Taking into account the features of the study (mechanical ventilation, CPB, cardioplegia, and cardiac surgery on the heart) we should carefully interpret the results of spectral analysis of HRV and PPGV, since there are no other studies with which to compare the results. For example, it is known that anesthesia can weaken the Mayer waves and decrease the spontaneous baroreceptor modulation36. However, such observations were not previously performed directly during cardiac surgery. Therefore, the obtained results of spectral analysis should be carefully compared with the results obtained for qualitatively different categories of subjects. The interpretation of the results should be carried out in conjunction with other methods of analysis.

We analyzed the data obtained under rather difficult experimental conditions. Therefore, the analyzed experimental ensemble is small. However, we investigated the qualitative effects. We believe that detecting these effects even in a few particular recordings is beneficial and forwards the understanding of cardiovascular system and its regulation. The conclusions we made are verified by careful statistical analysis based on the ensemble of surrogate signals that reproduce the statistical (spectral) characteristics of the experimental data. The surrogate data themselves can be considered as an extension of experimental data. This justifies the reliability of the obtained results and conclusions on a small experimental ensemble. However, the great variability in the characteristics of the cardiovascular system makes it desirable to expand the experimental ensemble. With a larger set of signals, it may be possible to uncover other effects that do not appear in analyzed recordings.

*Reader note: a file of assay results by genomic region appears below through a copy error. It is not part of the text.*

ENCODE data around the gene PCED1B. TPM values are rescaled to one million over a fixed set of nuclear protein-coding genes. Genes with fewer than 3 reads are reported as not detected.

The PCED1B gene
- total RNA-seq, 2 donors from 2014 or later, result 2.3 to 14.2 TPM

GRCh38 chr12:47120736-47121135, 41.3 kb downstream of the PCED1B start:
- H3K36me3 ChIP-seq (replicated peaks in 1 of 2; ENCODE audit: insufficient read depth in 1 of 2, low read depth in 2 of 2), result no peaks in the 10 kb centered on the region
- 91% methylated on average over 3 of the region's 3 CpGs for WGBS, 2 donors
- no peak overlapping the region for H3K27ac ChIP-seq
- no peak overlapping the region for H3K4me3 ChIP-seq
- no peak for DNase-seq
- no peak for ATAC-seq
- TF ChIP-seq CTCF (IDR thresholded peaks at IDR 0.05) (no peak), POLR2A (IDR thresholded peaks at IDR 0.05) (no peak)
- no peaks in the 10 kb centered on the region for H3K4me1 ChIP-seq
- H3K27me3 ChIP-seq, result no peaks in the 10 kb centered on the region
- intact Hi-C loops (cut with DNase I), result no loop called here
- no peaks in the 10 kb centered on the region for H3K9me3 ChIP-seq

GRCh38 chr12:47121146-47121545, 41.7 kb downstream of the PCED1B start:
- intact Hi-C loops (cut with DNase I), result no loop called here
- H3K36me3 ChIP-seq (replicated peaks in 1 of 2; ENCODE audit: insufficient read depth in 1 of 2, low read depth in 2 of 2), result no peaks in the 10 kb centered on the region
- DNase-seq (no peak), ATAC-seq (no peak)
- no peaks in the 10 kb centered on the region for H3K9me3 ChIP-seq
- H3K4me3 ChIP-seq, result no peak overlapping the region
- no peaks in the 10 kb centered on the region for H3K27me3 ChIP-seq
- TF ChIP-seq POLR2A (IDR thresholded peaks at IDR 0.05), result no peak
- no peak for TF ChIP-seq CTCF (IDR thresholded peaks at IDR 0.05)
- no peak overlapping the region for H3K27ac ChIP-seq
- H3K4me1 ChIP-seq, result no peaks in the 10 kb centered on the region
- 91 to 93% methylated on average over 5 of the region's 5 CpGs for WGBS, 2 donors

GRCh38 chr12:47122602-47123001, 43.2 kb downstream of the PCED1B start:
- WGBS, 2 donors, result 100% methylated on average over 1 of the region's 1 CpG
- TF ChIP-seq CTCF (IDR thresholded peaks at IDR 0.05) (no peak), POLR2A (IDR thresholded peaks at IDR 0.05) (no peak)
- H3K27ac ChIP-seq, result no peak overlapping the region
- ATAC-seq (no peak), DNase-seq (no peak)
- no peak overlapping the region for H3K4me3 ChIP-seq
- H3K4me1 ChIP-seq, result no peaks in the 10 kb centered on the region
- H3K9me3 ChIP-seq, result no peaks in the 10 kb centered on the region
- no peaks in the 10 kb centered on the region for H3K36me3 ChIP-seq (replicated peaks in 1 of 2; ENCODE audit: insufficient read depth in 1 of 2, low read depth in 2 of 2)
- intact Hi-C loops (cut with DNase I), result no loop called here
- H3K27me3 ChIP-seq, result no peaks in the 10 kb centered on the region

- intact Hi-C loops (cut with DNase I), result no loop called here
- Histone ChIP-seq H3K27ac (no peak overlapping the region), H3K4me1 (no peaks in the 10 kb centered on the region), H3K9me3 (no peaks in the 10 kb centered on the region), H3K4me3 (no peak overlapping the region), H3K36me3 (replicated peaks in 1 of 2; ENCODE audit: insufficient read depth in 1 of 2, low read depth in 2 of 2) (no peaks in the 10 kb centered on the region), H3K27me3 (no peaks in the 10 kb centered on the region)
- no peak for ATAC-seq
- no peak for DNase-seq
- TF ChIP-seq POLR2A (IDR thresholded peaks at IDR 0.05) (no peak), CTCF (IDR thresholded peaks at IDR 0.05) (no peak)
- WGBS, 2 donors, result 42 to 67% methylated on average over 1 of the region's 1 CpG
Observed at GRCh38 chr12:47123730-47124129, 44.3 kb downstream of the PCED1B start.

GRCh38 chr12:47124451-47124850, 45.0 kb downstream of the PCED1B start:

The mechanisms of autonomic regulation of peripheral vascular resistance, the activity of which is manifested in LF fluctuations in PPG, are autonomous from the mechanisms of autonomic regulation of the heart. Moreover, these mechanisms of regulation of the heart and blood vessels to some extent retain their activity under conditions of CPB and cardioplegia (the latter refers only to LF fluctuations in PPG). The coordinating coupling from the vessels to the heart is carried out by a neurogenic route, whereas the coupling in the opposite direction has a hemodynamic nature (due to cardiac output).